TABLE 3-1 Financial Benefits of Green Buildings—Summary of Findings (per square foot)

Category

20-Year Net Present Value

Energy savings

$5.80

Emissions savings

$1.20

Water savings

$0.50

Operations and maintenance savings

$8.50

Productivity and health value

$36.90–55.30

Subtotal

$52.90–71.30

Average extra cost of building green

(–3.00 to –$5.00)

Total 20-year net benefit

$50–65

SOURCE: Kats (2003).

drivers were measured: lighting control, ventilation control, temperature control, and the amount of daylighting. These four drivers are a subset of a larger number of factors that affect productivity and health. For buildings certified at the LEED Certified and Silver levels, productivity and health increased about 1 percent. For buildings certified at the Gold and Platinum levels, the increase was about 1.5 percent or 7 minutes of employee time saved per day, noted Kats. The largest cost for a public or a private entity is the cost of its employees; these numbers translate into a net saving of $34–55 per square foot, depending on the level of certification. He concluded that an initial cost premium of $3–5 per square foot results in a net return of $50–65 per square foot net over a 20-year period at a 7 percent discount rate (Kats, 2003). There were additional significant financial benefits that the study was not able to quantify, including insurance, employment, equity, security, and brand appreciation.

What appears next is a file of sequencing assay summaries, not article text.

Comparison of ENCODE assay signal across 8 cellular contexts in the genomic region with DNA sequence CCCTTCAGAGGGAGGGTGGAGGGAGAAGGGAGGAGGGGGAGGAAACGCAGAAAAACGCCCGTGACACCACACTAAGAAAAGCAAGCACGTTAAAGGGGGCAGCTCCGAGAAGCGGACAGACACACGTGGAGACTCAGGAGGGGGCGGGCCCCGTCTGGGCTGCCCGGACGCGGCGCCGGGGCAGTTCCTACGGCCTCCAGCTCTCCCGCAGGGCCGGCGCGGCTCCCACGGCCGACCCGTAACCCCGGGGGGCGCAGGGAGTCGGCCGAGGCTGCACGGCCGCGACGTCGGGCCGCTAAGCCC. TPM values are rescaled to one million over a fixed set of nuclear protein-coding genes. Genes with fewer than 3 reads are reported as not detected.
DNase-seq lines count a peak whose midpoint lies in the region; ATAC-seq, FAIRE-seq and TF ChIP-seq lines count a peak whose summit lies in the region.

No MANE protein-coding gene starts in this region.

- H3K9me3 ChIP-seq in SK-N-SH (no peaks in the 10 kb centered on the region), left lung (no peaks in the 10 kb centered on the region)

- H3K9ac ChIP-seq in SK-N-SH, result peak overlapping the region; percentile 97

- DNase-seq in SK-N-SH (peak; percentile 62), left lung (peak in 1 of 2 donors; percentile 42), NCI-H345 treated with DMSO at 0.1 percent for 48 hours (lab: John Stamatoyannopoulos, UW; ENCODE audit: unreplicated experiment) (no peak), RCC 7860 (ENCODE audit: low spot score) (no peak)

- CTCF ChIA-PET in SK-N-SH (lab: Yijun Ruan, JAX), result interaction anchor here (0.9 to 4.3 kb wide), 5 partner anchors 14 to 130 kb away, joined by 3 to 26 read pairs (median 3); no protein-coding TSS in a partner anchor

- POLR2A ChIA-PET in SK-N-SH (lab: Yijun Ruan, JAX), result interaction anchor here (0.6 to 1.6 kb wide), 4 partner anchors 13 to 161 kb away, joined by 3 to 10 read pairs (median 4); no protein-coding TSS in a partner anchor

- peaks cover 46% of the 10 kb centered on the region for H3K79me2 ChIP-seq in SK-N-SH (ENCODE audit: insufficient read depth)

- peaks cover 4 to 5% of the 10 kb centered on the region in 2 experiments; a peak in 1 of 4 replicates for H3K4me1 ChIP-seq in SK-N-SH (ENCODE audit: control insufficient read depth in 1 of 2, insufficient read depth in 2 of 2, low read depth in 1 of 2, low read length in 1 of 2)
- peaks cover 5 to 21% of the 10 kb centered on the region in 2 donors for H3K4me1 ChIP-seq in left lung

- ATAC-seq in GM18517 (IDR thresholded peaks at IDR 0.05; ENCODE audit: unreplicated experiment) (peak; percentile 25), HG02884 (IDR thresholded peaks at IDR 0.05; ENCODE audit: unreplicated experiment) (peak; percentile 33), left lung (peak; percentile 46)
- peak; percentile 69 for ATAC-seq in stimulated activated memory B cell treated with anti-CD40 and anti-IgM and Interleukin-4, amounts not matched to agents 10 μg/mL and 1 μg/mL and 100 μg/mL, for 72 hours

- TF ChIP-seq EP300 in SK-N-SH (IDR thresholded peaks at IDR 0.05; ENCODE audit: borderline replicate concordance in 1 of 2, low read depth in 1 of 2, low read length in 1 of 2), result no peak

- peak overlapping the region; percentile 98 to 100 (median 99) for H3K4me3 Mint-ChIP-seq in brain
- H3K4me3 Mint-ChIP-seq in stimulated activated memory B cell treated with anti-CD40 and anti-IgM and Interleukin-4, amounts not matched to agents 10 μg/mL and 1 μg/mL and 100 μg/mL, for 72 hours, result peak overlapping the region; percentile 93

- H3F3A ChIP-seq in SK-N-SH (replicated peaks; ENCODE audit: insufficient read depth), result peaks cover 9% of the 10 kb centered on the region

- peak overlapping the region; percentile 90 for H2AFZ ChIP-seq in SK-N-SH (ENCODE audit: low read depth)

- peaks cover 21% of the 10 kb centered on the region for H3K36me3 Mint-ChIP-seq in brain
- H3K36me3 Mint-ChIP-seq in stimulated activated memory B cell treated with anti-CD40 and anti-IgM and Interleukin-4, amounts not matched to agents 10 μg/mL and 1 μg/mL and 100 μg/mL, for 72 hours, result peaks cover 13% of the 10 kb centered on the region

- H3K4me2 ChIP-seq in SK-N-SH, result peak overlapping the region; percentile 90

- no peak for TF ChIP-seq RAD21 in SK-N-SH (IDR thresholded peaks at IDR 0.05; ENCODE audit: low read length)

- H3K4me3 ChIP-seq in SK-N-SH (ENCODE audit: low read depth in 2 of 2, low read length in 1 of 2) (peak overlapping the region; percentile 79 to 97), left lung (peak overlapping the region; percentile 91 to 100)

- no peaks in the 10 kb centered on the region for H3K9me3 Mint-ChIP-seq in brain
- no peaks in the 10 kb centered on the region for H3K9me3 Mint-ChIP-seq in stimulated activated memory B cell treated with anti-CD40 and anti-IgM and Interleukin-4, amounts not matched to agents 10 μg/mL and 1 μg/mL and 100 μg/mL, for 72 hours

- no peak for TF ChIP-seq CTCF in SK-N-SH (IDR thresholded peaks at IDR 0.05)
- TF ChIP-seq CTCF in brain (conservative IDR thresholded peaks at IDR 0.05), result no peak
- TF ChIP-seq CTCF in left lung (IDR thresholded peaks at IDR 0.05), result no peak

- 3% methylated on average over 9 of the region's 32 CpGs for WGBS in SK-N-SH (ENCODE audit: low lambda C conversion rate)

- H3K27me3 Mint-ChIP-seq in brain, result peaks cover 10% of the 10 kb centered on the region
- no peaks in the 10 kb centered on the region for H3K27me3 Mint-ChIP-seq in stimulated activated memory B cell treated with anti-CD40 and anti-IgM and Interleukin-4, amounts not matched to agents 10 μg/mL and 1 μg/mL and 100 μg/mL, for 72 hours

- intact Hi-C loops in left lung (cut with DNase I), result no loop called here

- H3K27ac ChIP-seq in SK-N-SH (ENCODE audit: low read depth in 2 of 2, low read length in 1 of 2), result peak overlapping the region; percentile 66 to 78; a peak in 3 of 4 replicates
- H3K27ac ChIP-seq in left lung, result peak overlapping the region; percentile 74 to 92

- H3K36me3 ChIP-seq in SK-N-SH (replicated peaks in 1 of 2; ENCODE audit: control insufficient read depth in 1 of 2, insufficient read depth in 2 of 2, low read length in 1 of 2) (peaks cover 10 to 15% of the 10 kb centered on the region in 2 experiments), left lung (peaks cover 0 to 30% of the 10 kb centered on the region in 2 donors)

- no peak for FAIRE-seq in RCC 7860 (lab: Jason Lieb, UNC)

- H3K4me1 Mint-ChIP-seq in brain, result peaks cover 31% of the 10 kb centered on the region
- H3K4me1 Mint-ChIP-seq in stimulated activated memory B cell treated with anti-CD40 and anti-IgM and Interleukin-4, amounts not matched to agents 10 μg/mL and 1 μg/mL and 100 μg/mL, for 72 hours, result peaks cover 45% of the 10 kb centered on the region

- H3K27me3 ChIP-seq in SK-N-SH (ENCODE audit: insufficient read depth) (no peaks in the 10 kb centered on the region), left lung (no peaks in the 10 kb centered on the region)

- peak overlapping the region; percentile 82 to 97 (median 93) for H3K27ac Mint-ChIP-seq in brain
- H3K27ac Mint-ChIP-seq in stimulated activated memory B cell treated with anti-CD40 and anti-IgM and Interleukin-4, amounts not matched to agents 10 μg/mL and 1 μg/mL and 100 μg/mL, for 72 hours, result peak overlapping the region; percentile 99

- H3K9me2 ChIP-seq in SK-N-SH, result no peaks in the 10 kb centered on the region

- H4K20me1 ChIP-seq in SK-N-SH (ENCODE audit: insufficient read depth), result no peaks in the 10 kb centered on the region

Green Schools

Another recent study that gathered objective information on green buildings examined the costs and benefits of 30 green schools (Kats, 2006). Although the data came from a national sample of schools, the energy costs and teacher earnings were calculated on the basis of Massachusetts-specific costs. Both the conventional and the green school buildings averaged approximately 125,000 square feet for 900 students. The average cost premium for the 30 green schools in 10 states nationally was 1.65 percent, which translates into a cost premium of $3–4 per square foot. The study results showed an energy savings of 33 percent and a water savings of 32 percent (Kats, 2006). There were also substantial academic gains. In one example, two conventional schools were combined into a newly constructed green school in North Carolina. For the three years prior to the move, only 60 percent of the students achieved state-level standards on mathematics and



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